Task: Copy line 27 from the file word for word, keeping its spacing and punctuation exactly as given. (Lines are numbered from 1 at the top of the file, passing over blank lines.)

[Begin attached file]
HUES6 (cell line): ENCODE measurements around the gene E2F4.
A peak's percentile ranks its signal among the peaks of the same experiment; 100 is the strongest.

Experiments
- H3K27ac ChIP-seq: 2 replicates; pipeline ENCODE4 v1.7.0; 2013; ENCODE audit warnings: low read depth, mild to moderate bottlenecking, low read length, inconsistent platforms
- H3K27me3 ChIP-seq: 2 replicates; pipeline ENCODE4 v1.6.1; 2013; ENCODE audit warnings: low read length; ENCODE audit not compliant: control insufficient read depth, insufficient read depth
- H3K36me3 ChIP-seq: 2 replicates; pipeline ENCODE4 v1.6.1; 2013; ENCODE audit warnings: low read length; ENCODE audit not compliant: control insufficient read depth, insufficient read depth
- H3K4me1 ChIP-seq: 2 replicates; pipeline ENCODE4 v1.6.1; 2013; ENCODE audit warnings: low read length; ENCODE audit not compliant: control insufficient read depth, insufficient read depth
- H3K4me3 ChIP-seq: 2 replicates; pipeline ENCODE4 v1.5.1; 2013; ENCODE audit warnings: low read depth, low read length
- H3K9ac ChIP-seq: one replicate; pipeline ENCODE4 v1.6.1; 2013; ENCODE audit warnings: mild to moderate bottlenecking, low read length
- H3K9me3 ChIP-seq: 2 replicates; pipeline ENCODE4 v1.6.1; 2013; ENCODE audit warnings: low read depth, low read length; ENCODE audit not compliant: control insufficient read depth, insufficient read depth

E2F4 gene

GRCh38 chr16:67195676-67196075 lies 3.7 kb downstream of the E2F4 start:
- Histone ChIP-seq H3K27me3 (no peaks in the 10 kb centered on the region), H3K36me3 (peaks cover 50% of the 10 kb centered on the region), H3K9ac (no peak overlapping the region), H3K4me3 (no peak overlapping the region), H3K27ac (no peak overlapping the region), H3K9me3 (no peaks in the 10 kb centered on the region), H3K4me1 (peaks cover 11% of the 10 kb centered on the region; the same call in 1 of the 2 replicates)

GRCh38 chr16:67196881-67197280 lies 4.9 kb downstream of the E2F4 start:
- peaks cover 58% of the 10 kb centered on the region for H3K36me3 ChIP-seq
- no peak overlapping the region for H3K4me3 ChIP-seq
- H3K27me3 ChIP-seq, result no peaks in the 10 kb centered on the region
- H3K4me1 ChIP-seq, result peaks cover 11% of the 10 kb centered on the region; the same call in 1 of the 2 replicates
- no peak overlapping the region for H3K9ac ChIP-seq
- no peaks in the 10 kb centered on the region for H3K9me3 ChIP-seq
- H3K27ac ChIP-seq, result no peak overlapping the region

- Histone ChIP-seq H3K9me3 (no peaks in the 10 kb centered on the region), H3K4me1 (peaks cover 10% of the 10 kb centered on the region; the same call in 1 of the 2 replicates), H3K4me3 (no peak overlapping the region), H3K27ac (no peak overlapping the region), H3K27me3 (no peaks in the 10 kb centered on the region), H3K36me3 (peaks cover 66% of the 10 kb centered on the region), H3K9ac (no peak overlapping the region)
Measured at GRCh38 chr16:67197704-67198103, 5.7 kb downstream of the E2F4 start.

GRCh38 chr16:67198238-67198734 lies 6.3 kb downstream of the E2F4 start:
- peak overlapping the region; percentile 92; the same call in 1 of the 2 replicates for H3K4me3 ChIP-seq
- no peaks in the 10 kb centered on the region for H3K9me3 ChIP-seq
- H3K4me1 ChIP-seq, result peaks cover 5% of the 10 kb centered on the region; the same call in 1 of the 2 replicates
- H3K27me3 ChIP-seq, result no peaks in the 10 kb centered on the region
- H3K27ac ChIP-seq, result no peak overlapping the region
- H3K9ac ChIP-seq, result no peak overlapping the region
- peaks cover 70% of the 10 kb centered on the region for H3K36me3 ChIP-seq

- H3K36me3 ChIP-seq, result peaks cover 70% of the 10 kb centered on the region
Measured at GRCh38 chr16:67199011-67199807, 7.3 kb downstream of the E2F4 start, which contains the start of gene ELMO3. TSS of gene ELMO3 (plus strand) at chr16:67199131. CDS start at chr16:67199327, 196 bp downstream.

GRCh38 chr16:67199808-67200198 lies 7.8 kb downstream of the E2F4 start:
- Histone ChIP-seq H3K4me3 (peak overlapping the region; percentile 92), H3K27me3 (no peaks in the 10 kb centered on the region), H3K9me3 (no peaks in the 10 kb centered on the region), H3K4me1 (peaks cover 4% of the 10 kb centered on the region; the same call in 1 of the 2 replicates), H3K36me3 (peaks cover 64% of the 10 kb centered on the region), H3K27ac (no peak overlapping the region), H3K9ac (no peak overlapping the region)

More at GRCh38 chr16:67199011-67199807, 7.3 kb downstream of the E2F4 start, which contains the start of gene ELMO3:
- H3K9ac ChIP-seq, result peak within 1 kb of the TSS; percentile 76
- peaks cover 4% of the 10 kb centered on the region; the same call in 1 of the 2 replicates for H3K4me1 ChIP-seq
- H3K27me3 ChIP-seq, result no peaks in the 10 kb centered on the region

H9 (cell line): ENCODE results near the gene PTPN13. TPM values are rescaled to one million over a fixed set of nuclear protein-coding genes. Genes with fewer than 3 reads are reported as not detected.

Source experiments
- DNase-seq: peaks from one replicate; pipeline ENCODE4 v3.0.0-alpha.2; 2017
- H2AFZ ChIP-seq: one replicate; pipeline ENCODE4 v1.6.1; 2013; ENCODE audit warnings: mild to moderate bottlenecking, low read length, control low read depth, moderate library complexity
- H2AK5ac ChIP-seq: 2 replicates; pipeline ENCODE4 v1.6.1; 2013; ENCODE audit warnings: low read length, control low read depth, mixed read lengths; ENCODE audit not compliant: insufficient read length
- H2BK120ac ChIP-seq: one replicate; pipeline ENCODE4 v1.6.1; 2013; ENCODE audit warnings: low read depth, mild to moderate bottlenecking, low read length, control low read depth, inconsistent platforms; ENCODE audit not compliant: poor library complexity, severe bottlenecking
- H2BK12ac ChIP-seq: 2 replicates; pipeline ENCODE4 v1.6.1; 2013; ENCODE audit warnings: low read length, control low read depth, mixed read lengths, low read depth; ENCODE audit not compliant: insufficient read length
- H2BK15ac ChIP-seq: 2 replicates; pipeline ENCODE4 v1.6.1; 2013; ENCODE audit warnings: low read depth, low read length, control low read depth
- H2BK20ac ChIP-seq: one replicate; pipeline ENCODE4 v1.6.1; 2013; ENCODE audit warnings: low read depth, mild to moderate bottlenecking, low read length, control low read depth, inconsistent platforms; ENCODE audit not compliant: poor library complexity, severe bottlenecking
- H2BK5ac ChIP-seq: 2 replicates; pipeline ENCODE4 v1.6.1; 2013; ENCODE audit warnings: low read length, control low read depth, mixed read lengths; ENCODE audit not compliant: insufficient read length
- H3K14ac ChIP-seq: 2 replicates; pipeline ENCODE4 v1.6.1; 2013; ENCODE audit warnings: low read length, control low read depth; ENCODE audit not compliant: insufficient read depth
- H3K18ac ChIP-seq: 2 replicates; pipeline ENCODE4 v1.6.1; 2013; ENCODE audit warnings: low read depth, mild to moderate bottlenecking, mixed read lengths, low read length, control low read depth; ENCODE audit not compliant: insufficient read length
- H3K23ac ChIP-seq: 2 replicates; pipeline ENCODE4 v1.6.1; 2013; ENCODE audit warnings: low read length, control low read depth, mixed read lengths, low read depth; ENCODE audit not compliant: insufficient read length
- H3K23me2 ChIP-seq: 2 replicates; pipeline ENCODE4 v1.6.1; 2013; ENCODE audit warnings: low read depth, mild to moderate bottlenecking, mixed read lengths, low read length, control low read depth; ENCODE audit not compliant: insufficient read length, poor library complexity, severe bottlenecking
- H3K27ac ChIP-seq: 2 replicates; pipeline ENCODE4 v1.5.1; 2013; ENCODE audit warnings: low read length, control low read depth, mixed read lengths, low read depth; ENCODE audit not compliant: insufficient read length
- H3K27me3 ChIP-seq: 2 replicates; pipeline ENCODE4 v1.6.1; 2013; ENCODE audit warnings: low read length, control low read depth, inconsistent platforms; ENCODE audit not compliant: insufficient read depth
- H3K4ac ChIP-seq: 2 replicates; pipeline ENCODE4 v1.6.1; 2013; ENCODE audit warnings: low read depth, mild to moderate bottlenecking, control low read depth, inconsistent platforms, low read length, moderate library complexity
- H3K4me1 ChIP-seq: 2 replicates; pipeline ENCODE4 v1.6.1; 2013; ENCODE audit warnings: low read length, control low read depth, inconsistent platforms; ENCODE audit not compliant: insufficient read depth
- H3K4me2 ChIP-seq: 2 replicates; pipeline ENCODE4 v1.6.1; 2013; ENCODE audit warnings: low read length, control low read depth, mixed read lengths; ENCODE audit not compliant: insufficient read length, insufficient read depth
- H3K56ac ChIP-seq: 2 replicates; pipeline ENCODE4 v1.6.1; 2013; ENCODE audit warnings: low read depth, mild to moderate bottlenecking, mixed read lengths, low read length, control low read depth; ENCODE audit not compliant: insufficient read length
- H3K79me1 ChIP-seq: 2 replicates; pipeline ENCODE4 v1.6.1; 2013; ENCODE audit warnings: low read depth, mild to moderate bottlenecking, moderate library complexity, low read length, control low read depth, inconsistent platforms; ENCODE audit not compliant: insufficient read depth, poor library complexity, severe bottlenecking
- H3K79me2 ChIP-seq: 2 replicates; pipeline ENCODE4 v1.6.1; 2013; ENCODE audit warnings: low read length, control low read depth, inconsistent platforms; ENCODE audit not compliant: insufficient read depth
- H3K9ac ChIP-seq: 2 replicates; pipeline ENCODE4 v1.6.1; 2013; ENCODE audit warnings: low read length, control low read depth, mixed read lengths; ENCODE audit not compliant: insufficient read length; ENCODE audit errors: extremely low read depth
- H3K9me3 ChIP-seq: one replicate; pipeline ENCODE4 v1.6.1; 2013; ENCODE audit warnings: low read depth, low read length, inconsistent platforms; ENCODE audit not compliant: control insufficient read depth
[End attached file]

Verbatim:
- H3K4me1 ChIP-seq, result peaks cover 5% of the 10 kb centered on the region; the same call in 1 of the 2 replicates